A research team from National Center for Nanoscience and Technology, Beijing, China has reported an interesting and novel approach in targeting tumours. They have constructed autonomous DNA robots which were programmed to transport and deliver therapeutics directly to the tumours.

According to the research paper such DNA robots have already been studied in cell cultures and insects but not in animals.

One of the potential new methods to target solid tumours is vascular occlusion, which is a process of blocking the blood vessels (in this case the once that support tumour growth and spreading). The research team has decided to use this method and to target tumour cells with thrombin. Thrombin cannot exist for a long time on its own in the blood circulation and it is not specific when triggering coagulation processes.

The experiments were done with mouse models and Bama miniature pigs. They have picked Bama miniature pigs because their physiology is closer to humans. Also they have run experiments with different types of tumours with different level of vascularization. The final results have shown that the DNA nanorobots have successfully delivered thrombin to the tumours and have blocked the blood supplies to them without affecting surrounding cells.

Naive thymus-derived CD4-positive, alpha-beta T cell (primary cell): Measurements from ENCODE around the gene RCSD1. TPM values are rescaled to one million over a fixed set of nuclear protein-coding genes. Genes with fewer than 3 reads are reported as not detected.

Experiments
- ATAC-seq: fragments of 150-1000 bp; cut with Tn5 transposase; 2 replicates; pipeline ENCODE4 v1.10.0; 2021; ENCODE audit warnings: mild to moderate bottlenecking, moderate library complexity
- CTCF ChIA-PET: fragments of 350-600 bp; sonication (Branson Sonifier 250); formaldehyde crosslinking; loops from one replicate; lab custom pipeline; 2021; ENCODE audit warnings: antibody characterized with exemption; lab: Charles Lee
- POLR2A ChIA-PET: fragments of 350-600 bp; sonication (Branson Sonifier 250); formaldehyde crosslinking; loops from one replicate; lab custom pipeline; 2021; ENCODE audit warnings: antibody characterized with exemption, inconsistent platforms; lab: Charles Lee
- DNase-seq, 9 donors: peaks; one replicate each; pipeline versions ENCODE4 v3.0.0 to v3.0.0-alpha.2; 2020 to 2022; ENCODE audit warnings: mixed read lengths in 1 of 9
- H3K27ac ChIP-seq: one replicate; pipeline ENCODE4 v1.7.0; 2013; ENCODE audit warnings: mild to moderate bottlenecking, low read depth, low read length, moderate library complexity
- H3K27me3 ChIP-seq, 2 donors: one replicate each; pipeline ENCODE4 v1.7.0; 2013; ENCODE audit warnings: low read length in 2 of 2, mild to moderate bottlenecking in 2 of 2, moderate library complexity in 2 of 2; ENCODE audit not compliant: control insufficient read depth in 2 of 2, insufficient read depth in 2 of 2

According to the authors this is an important step forward in developing method which will allow targeting tumours and blocking formation of metastasis.

It is definitely a very promising field with great potential.


A DNA nanorobot functions as a cancer therapeutic in response to a molecular trigger in vivo

Published on 1 August 2018

Author: Olga Peycheva, Director at Solutions OP Ltd. 
Olga has been working in clinical research since 2005 and has extensive experience in Eastern and Western Europe